Having already established electronic connectivity to all of the major European stock exchanges, NeoNet -- a Stockholm, Sweden-based broker/dealer specializing in automated exchange access -- is now taking aim at the U.S.-equity markets. Specifically, NeoNet has formed a partnership with SunGard Trading Systems/Brass to provide its clients with access to Nasdaq's soon-to-be-launched SuperMontage network -- an interface it plans to demonstrate at this year's show.
Currently, NeoNet provides its mix of institutional and broker/dealer clients with direct-electronic access to the orders books of stock exchanges based in London, Paris, Amsterdam, Brussels, Frankfurt, Stockholm, Helsinki, Copenhagen and Oslo. But the link to SuperMontage, which NeoNet will tap into via SunGard/Brass' Universal Market Access (UMA) front end, will represent NeoNet's first foray into the American stock market landscape.
Peter Gaffney, president of NeoNet's U.S. operations, says the broker would eventually like to provide a direct pipe to SuperMontage. In Europe, he notes, NeoNet is a member of all of the markets it provides electronic connectivity to. Those memberships, Gaffney says, provide NeoNet with the freedom to route customer orders directly to each exchange's limit-order book.
In the United States, however, NeoNet will initially route client orders to SuperMontage via UMA. The SunGard/Brass front end, says Gaffney, will also enable NeoNet to send its customer orders to a variety of electronic-communications networks, including Island, Instinet, Archipelago/Redibook and Brut. But in time, NeoNet plans to break off its relationship with SunGard to provide its own direct access to U.S. markets. "In Europe, we send our customers' order flow directly to the exchange, with no intervention whatsoever ... (and) our goal is to eventually emulate what we do in the European markets in the U.S.," says Gaffney.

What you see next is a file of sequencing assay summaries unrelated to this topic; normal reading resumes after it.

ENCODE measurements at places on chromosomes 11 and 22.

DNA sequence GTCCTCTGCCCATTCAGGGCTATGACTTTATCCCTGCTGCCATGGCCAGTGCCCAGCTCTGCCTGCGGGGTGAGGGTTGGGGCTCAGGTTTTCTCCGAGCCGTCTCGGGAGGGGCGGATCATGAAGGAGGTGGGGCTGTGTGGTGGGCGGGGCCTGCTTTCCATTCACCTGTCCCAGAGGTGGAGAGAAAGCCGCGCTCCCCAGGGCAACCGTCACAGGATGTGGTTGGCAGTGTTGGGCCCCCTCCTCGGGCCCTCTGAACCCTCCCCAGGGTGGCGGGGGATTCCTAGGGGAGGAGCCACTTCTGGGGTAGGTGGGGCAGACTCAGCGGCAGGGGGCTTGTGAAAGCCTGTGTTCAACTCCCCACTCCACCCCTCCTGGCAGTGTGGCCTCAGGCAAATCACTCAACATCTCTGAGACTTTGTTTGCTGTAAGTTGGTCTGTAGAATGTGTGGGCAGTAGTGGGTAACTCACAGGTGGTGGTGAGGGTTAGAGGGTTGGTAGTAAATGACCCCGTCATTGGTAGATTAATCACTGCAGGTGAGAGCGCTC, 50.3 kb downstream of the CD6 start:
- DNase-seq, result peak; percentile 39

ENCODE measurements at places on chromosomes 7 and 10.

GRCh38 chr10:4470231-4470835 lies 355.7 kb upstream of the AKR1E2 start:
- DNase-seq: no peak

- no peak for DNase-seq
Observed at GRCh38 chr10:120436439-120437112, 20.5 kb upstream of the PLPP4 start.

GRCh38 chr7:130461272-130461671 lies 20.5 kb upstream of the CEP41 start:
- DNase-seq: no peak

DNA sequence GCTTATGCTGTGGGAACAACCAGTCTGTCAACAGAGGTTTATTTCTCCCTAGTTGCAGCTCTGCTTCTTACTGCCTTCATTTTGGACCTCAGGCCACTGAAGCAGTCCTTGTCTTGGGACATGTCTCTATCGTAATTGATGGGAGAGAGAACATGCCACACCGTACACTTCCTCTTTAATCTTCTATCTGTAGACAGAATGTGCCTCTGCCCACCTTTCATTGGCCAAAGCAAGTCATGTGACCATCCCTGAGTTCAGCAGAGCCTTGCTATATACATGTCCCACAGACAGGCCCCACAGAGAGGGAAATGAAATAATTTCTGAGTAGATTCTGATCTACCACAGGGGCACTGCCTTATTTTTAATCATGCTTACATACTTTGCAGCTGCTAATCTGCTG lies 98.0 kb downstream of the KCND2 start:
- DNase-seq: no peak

NeoNet will take a wait-and-see approach with SuperMontage, to evaluate how Nasdaq's order-routing and execution network is received, before it decides when it will attempt to provide direct connectivity. Gaffney says that since NeoNet has built a strong presence in Europe, the broker has the "luxury of seeing how SuperMontage pans out" before deciding to build direct access to the platform.
In the United States, NeoNet also plans to build direct interfaces to the New York Stock Exchange next year. Gaffney says that NeoNet expects to go live with connectivity to Designated Order Turnaround -- the NYSE's electronic-trading platform -- and the Broker Booth Support System -- the exchange's floor-based order-routing system -- by mid-2003.
Later this year, NeoNet is scheduled to go live with direct access to two more European exchanges: the Milan stock market and Virt-X, a pan-European equity exchange co-owned by the Swiss Exchange and Tradepoint.